A weekend without bacon

November 20, 2007

What a terrible weekend it would be. At least if you ask me. It wouldn’t even really be a weekend.

Cooking brunch has become a routine of mine. Every Saturday and most Sundays, I’ll wake up between ten and noon, roll out of bed, hop into some pajama pants, and start warming up a frying pan over our gas range. It’s not long before a faint bacony smell reaches my nostrils – this pan is my bacon-cooking pan, and no matter how hard I scrub, there’s always an after aroma that gets released just before a fresh bacon batch gets thrown on. Then there’s the immediate sizzle once the meat hits the pan, which fades into crackles as grease slowly spreads over the surface… even eating aside, cooking bacon is a truly aesthetic experience that intensely engages all of the senses. The smell lingers in the kitchen for hours afterwards.

That bacon tastes heavenly should go without saying. The variety doesn’t matter. Applewood smoked, maple, thick-cut – they’re all good (though I am partial to Arkansas-made Petit Jean peppered). Beyond that, four strips of protein-packed and uber-satisfying bacon, if properly fried and paper towel dabbed, has less than three hundred calories. Naysayers point out the high nitrite, saturated fat, and cholesterol content of even the crispiest bacon, but I say nay on them. I’m under no delusion that bacon is anywhere close to a health food. Still, like most other good things in life, it won’t kill you if enjoyed in moderation. Or in excess, on occasion (even moderation should be practiced in moderation, after all).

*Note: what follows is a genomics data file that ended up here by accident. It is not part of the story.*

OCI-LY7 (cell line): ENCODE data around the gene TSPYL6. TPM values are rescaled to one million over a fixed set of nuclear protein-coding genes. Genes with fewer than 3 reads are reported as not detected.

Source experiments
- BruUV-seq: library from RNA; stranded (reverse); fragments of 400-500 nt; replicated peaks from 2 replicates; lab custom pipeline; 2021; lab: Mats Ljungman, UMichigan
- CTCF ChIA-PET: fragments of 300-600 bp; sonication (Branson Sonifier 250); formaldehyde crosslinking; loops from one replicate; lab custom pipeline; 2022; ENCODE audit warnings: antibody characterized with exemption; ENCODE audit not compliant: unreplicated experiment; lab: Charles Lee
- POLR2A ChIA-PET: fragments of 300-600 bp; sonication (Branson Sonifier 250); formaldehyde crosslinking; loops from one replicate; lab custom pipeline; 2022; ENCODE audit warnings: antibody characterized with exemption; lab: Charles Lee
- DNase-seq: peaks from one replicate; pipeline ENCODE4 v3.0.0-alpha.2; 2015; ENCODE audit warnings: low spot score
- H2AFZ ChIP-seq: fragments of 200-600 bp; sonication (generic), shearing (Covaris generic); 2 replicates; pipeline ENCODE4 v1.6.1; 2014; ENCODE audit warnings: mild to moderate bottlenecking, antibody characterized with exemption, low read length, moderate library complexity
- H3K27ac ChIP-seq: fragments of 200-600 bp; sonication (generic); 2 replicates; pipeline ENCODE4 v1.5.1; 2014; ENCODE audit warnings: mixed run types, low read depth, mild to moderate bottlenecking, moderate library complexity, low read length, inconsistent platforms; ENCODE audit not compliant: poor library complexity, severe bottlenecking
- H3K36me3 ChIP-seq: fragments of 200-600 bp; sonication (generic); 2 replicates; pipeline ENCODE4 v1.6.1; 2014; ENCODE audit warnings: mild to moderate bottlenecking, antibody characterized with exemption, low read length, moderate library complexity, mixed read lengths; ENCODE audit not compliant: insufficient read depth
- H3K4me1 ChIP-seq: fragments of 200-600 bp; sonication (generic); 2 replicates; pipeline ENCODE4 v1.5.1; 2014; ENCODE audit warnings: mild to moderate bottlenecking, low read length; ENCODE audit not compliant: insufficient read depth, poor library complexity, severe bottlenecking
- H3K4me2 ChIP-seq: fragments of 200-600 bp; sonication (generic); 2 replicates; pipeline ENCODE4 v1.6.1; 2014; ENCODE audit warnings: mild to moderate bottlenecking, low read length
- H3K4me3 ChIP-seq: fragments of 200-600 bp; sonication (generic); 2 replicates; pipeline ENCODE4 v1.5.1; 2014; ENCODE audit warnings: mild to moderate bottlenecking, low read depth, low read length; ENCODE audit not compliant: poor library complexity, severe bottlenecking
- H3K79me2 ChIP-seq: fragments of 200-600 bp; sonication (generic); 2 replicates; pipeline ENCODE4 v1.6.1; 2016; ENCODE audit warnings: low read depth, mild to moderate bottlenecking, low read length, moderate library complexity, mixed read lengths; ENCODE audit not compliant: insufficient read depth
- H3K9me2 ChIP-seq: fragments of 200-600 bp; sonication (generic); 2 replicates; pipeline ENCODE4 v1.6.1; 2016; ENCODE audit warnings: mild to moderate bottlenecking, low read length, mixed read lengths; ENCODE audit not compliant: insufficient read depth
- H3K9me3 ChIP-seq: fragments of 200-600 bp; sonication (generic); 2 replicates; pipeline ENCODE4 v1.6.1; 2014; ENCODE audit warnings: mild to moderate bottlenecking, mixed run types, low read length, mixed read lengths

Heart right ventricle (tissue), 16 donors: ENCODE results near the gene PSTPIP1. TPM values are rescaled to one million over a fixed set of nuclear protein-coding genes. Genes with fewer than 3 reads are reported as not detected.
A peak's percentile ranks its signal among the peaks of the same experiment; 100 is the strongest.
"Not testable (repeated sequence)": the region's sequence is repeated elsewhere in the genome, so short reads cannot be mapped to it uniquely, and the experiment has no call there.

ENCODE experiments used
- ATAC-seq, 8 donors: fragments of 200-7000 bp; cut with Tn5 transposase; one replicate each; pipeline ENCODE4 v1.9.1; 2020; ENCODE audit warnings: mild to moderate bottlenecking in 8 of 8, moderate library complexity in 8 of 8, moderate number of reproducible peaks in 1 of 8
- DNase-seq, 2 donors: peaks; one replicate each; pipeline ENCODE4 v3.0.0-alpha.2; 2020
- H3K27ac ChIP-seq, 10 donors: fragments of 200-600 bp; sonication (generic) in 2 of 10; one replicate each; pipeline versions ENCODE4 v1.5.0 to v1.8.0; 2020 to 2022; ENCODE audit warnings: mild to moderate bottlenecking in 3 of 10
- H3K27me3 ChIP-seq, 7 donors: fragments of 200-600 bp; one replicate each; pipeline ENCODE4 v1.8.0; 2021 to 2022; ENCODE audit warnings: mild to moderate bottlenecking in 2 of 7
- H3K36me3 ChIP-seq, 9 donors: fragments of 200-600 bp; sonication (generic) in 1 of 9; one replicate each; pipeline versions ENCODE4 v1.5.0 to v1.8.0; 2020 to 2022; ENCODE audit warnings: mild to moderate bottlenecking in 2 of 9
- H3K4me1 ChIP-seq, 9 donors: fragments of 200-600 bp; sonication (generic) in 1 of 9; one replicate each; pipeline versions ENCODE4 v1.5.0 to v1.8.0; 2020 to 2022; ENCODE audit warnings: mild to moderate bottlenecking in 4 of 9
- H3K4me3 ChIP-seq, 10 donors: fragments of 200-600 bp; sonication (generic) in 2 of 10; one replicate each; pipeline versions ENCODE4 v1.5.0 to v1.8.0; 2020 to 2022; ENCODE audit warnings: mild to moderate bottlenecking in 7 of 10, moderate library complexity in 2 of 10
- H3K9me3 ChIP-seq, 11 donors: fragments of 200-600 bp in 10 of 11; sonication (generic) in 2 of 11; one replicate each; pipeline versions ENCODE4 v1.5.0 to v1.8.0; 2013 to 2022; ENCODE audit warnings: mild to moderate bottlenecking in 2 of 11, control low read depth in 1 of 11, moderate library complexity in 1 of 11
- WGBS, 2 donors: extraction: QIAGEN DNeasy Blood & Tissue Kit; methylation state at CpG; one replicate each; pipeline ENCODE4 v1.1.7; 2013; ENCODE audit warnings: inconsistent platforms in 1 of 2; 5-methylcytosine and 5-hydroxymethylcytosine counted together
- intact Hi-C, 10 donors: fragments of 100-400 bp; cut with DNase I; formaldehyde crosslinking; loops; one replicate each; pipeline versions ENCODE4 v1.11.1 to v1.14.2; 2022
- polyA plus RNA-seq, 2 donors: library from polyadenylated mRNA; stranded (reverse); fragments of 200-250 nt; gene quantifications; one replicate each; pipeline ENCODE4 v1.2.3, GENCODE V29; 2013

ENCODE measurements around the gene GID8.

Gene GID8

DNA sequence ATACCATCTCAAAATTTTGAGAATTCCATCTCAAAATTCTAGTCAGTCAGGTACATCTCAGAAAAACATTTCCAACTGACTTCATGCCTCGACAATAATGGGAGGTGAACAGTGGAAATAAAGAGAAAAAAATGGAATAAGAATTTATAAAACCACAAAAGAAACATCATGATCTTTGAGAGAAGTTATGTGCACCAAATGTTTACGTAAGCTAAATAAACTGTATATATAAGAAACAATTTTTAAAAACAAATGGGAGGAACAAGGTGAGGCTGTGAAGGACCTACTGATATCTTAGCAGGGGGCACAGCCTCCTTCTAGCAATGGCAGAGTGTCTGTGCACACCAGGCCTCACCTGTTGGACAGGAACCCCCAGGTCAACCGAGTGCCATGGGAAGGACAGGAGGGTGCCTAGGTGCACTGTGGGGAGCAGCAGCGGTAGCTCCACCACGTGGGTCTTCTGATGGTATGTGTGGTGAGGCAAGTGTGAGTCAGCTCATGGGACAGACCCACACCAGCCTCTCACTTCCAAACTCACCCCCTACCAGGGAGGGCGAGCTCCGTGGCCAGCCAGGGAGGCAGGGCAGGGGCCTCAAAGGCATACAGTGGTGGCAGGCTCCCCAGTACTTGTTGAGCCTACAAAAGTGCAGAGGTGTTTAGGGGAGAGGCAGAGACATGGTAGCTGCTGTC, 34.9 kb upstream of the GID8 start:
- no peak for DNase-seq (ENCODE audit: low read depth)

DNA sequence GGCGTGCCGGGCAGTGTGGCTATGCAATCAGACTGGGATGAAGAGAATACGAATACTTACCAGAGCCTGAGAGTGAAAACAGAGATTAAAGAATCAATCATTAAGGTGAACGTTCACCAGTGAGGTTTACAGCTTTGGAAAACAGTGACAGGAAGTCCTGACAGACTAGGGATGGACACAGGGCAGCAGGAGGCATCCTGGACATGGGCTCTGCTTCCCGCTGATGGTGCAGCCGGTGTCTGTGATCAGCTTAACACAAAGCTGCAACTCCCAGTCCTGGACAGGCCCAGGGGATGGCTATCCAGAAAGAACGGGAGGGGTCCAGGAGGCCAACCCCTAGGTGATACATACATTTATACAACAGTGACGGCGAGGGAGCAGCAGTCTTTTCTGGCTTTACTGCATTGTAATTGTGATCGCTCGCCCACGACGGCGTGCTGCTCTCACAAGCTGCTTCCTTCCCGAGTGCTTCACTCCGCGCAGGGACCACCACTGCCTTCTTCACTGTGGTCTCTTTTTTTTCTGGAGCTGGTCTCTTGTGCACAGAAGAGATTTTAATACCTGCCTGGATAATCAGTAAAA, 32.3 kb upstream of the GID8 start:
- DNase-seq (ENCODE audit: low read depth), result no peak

I came dangerously close a few weekends ago to consuming no bacon whatsoever. Saturday brunch was spent with a friend at a restaurant where the filet eggs benedict was just too good to pass up, and Sunday called me into the office for most of the day. Thankfully, after my friend and I finished brunch, we visited a nearby wine shop where I made a most wonderful discovery: fine chocolate maker Vosges has an offering combining bacon and chocolate – the Mo’s Bacon Bar. Could I resist? Hells no.

Bacon’s continued existence guarantees that, irrespective of whatever qualms I may have with the modern meat industry at present or moral changes I undergo in the future, I could never completely give up meat. If God wanted us all to be vegetarians, why did He make animals so darn tasty?

The always-hilarious Jim Gaffigan delivers his own tribute to bacon on Conan. Some say he and I bear resemblance – I’ll admit that it’s true, insofar as we both appreciate bacon’s eternal greatness.


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